Optimal Protection of International Law: Navigating Between European Absolutism and American Voluntarism

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Cambridge University Press, Oct 23, 2008 - Law - 238 pages
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Assume, for a moment, that the necessary tools are available to induce or even force states to comply with international law. In such a state of affairs, how strongly should international law be protected? More specifically, how easy should it be to change international law? Should treaties be specifically performed or should states be given an opportunity to 'pay their way out'? In the event of states violating their commitments, what kind of back-up enforcement or sanctions should be imposed? Joost Pauwelyn uses the distinction between liability rules, property protection and inalienable entitlements as a starting point for a new theory of variable protection of international law, placed at the intersection between 'European absolutism' and 'American voluntarism'. Rather than undermining international law, variable protection takes the normativity of international law seriously and calibrates it to achieve maximum welfare and effectiveness at the lowest cost to contractual freedom and legitimacy.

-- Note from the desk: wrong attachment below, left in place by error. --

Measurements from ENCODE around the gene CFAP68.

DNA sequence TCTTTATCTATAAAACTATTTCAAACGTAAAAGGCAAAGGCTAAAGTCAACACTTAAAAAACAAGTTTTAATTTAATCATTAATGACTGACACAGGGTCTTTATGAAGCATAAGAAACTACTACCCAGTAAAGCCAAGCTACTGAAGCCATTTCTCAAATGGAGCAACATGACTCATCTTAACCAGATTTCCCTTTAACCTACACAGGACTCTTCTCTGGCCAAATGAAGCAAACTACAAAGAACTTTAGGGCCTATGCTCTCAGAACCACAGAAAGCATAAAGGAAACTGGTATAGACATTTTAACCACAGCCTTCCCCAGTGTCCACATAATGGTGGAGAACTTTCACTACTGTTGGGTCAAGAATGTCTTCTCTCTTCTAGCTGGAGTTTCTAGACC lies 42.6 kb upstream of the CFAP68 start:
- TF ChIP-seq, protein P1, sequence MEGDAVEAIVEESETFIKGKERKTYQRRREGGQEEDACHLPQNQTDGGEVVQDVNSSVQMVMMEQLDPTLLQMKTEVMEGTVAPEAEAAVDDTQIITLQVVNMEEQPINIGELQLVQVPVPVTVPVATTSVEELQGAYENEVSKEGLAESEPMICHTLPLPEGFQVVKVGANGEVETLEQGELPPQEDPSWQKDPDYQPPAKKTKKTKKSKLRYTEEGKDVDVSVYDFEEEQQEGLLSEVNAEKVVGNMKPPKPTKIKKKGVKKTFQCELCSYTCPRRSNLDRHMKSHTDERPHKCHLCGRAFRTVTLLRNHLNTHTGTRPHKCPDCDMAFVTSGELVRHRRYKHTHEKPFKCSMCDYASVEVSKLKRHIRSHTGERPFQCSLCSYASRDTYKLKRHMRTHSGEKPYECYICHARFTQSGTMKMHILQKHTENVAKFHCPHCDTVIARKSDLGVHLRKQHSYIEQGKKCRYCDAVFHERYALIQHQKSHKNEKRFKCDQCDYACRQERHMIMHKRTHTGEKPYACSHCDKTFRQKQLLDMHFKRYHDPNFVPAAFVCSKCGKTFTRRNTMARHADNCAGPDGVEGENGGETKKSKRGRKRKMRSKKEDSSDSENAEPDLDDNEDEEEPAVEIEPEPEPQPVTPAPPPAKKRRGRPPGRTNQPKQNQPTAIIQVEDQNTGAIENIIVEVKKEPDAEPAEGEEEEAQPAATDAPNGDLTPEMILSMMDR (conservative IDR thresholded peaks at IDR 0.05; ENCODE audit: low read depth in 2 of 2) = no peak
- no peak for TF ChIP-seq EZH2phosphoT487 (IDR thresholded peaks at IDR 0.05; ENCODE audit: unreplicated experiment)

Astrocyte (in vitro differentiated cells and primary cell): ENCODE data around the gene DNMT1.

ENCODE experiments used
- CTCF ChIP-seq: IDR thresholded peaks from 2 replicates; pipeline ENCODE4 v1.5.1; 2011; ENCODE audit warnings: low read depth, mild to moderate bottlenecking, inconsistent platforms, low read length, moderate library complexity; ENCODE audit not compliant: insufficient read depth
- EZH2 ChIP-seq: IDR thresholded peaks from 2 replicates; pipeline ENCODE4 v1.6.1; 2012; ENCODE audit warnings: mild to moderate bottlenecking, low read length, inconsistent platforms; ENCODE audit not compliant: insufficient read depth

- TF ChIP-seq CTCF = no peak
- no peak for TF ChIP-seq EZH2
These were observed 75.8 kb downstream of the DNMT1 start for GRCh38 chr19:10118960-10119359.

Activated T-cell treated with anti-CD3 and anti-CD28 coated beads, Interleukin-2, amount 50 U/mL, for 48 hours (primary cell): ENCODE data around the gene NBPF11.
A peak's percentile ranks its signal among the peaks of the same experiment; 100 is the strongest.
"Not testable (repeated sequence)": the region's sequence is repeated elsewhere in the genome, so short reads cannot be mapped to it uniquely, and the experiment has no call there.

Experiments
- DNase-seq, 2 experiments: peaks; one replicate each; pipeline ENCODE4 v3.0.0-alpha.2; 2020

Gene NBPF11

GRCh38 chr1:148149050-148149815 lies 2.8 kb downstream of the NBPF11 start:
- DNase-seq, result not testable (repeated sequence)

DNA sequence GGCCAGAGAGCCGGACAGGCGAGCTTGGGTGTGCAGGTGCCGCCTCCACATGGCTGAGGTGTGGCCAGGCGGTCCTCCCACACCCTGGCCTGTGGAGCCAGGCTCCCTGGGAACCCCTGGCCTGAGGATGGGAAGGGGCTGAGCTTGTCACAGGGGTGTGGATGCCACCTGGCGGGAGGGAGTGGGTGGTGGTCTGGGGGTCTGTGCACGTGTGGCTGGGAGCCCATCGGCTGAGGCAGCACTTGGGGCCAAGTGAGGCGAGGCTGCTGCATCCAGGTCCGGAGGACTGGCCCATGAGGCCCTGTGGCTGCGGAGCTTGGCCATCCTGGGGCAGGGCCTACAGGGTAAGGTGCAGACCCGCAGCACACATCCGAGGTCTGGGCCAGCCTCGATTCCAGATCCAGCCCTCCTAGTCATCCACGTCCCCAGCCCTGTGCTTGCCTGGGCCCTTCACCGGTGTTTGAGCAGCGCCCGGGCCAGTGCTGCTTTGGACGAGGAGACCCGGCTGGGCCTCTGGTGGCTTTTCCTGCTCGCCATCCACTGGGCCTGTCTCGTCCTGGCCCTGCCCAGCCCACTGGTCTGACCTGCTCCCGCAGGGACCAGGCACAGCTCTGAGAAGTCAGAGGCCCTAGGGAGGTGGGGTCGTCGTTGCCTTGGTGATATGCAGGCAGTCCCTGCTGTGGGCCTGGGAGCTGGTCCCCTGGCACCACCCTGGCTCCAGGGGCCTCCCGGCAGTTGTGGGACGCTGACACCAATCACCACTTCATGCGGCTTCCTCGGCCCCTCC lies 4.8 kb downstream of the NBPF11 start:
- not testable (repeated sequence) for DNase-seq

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About the author (2008)

Joost Pauwelyn is Professor of International Law at the Graduate Institute of International and Development Studies, Geneva. Previously, he was a law professor at Duke University in the USA (2002-2007) and an official with the World Trade Organization (1996-2002). In 2005, he received the Paul Guggenheim Prize for his 2003 book, Conflict of Norms in Public International Law.

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